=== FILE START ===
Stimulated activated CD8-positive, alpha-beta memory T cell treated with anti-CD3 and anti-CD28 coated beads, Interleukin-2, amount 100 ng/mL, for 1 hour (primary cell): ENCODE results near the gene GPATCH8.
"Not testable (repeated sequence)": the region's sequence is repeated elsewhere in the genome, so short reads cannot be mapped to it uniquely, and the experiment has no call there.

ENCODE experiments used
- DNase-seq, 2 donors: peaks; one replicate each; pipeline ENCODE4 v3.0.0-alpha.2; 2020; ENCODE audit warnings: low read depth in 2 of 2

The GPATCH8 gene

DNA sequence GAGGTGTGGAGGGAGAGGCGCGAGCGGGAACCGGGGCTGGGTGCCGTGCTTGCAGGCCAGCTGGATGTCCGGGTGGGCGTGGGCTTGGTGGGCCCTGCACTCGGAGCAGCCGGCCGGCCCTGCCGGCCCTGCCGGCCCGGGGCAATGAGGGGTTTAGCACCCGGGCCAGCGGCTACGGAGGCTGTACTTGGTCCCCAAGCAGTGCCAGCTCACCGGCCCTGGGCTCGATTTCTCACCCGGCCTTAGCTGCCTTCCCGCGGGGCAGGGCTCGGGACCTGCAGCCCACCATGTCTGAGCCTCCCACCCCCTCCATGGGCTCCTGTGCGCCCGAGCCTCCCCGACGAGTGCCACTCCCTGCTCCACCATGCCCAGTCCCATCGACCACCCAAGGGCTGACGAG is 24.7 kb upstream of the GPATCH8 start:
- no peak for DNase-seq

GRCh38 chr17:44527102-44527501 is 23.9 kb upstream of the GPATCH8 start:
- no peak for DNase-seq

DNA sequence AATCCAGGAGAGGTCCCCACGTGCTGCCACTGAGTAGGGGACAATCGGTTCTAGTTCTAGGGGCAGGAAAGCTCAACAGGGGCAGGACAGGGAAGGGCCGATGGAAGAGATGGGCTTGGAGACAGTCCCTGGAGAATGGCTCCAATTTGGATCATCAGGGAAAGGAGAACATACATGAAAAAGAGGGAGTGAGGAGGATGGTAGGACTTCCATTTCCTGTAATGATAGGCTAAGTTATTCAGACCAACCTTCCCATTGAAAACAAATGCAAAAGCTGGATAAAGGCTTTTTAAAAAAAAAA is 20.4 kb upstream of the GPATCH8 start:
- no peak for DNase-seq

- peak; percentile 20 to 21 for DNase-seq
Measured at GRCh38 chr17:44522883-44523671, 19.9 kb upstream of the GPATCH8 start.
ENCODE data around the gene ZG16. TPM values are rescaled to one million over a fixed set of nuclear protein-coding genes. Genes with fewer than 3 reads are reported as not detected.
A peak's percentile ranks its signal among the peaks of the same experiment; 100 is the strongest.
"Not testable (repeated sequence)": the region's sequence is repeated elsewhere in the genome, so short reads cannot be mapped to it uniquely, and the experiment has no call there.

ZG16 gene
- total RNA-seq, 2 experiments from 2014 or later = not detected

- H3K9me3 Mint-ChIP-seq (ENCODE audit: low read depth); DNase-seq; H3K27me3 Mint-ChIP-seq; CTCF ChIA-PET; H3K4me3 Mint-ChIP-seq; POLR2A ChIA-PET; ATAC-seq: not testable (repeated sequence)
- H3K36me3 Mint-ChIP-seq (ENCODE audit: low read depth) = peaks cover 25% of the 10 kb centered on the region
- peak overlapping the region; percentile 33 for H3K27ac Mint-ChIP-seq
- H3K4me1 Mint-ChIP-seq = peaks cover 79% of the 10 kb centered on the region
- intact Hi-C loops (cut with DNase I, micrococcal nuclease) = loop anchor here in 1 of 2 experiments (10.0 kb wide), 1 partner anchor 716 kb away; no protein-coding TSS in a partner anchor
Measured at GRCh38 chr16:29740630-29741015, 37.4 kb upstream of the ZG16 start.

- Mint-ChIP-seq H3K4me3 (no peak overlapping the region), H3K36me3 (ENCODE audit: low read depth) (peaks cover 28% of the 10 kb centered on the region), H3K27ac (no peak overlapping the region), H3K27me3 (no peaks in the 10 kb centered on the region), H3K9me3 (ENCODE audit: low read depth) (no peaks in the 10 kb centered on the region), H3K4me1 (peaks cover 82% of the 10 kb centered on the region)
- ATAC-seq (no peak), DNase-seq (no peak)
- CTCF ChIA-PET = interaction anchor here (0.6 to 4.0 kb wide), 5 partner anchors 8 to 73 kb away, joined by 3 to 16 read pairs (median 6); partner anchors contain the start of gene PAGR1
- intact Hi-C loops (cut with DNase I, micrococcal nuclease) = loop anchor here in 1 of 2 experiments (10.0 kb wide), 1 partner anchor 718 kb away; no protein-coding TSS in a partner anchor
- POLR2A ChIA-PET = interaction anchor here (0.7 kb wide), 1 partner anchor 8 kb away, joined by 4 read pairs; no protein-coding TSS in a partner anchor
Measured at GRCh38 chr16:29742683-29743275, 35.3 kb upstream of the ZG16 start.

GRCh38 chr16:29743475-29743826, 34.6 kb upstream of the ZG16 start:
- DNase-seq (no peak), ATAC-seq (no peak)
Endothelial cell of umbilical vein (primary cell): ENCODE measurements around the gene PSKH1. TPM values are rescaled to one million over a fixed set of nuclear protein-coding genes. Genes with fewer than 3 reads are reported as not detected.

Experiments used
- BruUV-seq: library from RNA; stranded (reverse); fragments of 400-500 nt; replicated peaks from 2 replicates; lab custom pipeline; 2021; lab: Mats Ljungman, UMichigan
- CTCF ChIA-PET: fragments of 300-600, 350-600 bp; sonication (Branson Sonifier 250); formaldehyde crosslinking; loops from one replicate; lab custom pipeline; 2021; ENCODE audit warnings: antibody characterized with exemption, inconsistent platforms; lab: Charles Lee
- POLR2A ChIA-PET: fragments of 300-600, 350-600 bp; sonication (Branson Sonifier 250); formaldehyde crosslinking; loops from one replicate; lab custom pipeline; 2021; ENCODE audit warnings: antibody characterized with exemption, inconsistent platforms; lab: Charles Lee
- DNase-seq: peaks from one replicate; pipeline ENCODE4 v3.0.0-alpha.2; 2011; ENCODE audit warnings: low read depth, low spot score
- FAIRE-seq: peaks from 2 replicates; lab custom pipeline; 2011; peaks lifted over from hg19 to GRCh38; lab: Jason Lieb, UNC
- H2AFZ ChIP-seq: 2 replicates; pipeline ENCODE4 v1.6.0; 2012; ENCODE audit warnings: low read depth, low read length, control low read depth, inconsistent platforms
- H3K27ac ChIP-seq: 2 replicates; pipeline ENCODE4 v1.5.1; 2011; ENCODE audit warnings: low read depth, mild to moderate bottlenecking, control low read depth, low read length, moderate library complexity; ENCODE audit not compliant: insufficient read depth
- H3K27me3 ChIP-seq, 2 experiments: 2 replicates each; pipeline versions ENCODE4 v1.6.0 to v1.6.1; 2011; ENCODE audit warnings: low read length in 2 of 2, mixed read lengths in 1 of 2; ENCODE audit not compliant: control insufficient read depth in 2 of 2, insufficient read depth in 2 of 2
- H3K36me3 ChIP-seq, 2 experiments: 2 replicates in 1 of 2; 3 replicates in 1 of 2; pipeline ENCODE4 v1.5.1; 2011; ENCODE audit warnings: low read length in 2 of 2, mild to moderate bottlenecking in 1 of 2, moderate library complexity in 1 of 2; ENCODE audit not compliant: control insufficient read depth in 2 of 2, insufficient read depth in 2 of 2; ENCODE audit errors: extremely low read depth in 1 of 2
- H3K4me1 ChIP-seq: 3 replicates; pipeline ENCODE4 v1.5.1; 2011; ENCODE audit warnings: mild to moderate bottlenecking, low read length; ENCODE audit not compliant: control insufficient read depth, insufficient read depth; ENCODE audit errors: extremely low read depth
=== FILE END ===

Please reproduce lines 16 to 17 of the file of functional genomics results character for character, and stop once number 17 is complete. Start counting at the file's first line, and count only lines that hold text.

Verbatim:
"Not testable (repeated sequence)": the region's sequence is repeated elsewhere in the genome, so short reads cannot be mapped to it uniquely, and the experiment has no call there.

ZG16 gene